Archive for Normal deviate

machine learning as buzzword

Posted in Books, Kids with tags , , , , , on November 12, 2013 by xi'an

In one of his posts, my friend Larry mentioned that popular posts had to mention the Bayes/frequentist opposition in the title… I think mentioning machine learning is also a good buzzword to increase the traffic! I did spot this phenomenon last week when publishing my review of Kevin Murphy’s Machine Learning: the number of views and visitors jumped by at least a half, exceeding the (admittedly modest) 1000 bar on two consecutive days. Interestingly, the number of copies of Machine Learning (sold via my amazon associate link) did not follow this trend: so far, I only spotted a few copies sold, in similar amounts to the number of copies of Spatio-temporal Statistics I reviewed the week before. Or most books I review, positively or negatively! (However, I did spot a correlated increase in overall amazon associate orderings and brazenly attributed the command of a Lego robotic set to a “machine learner”! And as of yesterday Og‘s readers massively ordered 152 236 copies of the latest edition of Andrew’s Bayesian Data Analysis, Thanks!)

a talk with Jay

Posted in Books, Running, Statistics, Travel, University life with tags , , , , , , , , , , on November 1, 2013 by xi'an

IMG_1900I had a wonderful time in CMU, talking with a lot of faculty about their research (and mine), like reminiscing of things past and expanding on things to come with Larry (not to mention exchanging blogging impressions), giving my seminar talk, having a great risotto at Casbah, and a nice dinner at Legume, going for morning runs in the nearby park… One particularly memorable moment was the discussion I had with Jay as/since he went back to our diverging views about objective Bayes and improper priors, as expressed in the last chapter of his book and my review of it. While we kept disagreeing on their relevance and on whether or not they should be used, I had to concede that one primary reason for using reference priors is one of laziness in not seeking expert opinions. Even though there always is a limit to the information provided by such experts that means a default input at one level or the next (of a hierarchical model). Jay also told me of his proposal (as reported in his 1996 Bayesian methods and ethics in a clinical trial design book) for conducting clinical trials with several experts (with different priors) and sequentially weighting them by their predictive success. Proposal which made me think of a sequential way to compare models by their predictive abilities and still use improper priors…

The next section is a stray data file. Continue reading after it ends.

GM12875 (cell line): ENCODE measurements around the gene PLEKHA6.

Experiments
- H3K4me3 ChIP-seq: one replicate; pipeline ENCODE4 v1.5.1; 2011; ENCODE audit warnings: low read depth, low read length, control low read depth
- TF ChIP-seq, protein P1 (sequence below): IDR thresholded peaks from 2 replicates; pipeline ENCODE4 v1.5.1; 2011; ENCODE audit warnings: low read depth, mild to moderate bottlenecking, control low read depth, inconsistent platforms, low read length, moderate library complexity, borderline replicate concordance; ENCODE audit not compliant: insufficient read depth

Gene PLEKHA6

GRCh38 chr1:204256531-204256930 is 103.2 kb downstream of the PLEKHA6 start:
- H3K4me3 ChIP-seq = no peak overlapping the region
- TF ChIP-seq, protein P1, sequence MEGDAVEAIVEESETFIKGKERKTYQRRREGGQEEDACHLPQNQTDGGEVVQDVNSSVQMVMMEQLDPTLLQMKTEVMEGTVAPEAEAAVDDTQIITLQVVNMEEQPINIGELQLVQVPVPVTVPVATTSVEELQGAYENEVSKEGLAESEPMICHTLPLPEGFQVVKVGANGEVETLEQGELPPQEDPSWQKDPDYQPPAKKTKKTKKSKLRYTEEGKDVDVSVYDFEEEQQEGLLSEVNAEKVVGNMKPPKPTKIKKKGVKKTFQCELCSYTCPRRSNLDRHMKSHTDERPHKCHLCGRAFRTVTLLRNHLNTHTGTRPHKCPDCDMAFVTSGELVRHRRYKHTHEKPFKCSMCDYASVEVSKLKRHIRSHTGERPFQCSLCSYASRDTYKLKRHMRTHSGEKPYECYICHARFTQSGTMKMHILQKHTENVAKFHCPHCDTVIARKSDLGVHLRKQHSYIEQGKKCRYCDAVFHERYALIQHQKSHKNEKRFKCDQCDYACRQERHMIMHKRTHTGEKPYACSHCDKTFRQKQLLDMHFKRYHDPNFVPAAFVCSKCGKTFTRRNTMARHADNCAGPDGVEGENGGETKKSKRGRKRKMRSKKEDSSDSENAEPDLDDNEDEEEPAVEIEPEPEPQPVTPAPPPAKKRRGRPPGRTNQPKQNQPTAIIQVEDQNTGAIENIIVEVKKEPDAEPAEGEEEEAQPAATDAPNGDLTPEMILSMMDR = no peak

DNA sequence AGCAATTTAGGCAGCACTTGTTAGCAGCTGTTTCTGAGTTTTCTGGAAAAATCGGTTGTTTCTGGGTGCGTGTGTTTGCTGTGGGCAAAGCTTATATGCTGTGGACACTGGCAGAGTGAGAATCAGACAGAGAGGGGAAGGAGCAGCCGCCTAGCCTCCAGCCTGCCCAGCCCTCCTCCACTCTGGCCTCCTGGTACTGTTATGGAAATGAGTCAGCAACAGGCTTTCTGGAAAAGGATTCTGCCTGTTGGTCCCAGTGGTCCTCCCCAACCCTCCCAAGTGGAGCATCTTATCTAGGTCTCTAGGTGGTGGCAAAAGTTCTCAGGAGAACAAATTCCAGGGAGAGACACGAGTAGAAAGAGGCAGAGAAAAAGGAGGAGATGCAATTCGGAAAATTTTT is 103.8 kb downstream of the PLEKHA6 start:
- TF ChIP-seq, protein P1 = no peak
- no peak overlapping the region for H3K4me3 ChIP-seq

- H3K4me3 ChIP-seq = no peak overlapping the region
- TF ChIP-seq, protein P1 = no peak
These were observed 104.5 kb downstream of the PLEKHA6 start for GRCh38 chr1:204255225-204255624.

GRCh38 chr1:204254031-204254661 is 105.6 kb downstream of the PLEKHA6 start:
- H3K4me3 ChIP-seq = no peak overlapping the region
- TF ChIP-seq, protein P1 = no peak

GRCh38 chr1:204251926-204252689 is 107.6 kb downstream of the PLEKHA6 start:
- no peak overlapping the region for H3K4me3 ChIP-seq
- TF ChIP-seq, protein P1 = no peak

on noninformative priors

Posted in Books, Kids, Statistics with tags , , , , on August 5, 2013 by xi'an

A few weeks ago, Larry Wasserman posted on Normal Deviate an entry on noninformative priors as a lost cause for statistics. I first reacted rather angrily to this post, then decided against posting my reply. After a relaxing week in Budapest, and the prospect of the incoming summer break, I went back to the post and edited it towards more constructive  goals… The post also got discussed by Andrew and Entsophy, generating in each case a heap of heated discussions. (Enjoy your summer, winter is coming!)